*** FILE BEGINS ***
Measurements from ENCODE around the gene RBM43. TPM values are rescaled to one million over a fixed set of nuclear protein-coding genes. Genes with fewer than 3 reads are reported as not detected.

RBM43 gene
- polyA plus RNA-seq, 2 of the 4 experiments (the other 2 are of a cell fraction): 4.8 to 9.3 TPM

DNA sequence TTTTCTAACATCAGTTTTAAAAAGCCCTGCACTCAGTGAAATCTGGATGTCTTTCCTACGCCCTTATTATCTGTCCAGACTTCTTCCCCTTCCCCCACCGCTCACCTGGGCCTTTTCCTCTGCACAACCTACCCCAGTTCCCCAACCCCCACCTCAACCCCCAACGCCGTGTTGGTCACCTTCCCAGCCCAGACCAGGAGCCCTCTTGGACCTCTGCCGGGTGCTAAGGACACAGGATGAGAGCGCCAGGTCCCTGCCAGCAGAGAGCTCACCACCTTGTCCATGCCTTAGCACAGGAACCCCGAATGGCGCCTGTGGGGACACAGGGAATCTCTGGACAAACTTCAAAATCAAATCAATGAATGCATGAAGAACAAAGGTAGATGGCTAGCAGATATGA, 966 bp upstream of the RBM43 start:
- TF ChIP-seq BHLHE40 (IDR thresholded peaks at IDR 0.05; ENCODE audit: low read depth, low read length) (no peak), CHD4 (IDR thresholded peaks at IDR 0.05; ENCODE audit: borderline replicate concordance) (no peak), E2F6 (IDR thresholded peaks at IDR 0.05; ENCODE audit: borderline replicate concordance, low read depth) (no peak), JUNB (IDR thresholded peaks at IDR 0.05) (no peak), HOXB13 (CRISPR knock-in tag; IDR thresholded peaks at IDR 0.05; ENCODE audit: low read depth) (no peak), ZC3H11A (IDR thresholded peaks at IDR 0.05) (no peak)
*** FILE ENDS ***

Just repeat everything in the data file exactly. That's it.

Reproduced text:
Measurements from ENCODE around the gene RBM43. TPM values are rescaled to one million over a fixed set of nuclear protein-coding genes. Genes with fewer than 3 reads are reported as not detected.

RBM43 gene
- polyA plus RNA-seq, 2 of the 4 experiments (the other 2 are of a cell fraction): 4.8 to 9.3 TPM

DNA sequence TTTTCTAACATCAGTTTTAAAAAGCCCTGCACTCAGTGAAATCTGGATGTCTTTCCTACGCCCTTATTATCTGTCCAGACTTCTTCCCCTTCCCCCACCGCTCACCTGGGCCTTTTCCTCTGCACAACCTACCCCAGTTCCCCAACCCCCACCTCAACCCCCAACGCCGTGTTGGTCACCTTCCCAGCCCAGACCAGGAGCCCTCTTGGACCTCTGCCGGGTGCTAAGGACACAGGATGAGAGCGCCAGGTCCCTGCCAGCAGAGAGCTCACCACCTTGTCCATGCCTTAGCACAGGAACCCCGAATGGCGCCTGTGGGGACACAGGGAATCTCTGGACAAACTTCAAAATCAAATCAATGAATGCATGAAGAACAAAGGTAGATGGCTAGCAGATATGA, 966 bp upstream of the RBM43 start:
- TF ChIP-seq BHLHE40 (IDR thresholded peaks at IDR 0.05; ENCODE audit: low read depth, low read length) (no peak), CHD4 (IDR thresholded peaks at IDR 0.05; ENCODE audit: borderline replicate concordance) (no peak), E2F6 (IDR thresholded peaks at IDR 0.05; ENCODE audit: borderline replicate concordance, low read depth) (no peak), JUNB (IDR thresholded peaks at IDR 0.05) (no peak), HOXB13 (CRISPR knock-in tag; IDR thresholded peaks at IDR 0.05; ENCODE audit: low read depth) (no peak), ZC3H11A (IDR thresholded peaks at IDR 0.05) (no peak)